Definition: Melanoma is the most serious type of skin cancer. It occurs when skin cells called melanocytes are exposed to ultraviolet (UV) radiation. If the skin receives too much ultraviolet light, the melanocytes may begin to grow abnormally and become cancerous. [1]

Melanocytes are the cells that make melanin, which gives skin its color. [1] Melanin also protects the deeper layers of the skin from the sun’s harmful ultraviolet (UV) rays.


Melanoma occurs when something goes wrong in the melanocytes that give color to your skin. Normally, skin cells develop in a controlled and orderly way — healthy new cells push older cells toward your skin’s surface, where they die and eventually are sloughed off. This process is controlled by DNA. But when DNA is damaged, new cells may begin to grow out of control and can eventually form a mass of cancerous cells. [4]

Just what damages DNA in skin cells and how this leads to melanoma is a matter of intense study. Cancer is a complex disease that often results from a combination of factors, including environmental and genetic factors. Still, excessive exposure to ultraviolet (UV) radiation is a leading factor in the development of melanoma. This can be radiation is from the sun or from tanning lamps and beds. However, UV light doesn’t cause all melanomas. [4]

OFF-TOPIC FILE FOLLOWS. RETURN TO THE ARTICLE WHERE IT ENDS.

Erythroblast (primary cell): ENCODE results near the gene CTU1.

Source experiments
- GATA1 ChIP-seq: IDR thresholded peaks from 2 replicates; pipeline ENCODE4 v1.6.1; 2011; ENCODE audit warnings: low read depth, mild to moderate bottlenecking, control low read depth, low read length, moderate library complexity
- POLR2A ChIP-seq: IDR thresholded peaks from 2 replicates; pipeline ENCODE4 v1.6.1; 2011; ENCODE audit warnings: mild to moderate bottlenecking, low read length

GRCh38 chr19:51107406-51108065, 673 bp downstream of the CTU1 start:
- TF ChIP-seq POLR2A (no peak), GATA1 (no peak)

Risk Factors

1.   Fair skin Having less pigment (melanin) in your skin means you have less protection from damaging UV radiation. If you have blond or red hair, light-colored eyes, and you freckle or sunburn easily, you’re more likely to develop melanoma than is someone with a darker complexion. [5] However, melanoma can develop in people with darker complexions, including Hispanics and blacks. For these people, melanoma is often diagnosed in the more dangerous later stages. [5]

  2.   A history of sunburn. Every time you burn your skin, you increase your risk of developing skin cancer. People who have had one or more severe, blistering sunburns as a child or teenager are at increased risk of skin cancer as an adult. Although sunburns in adulthood also are a risk factor, the greatest damage seems to occur before you’re 18. Infants are particularly vulnerable because the melanin in their skin isn’t yet fully developed. [5]

  1. Excessive sun exposure. Exposure to UV radiation is the leading cause of all skin cancers, including melanoma [5]. This means people who live in sunny climates are more prone to UV radiation and therefore melanoma. In addition, if you live at a high elevation you’re exposed to more UV radiation.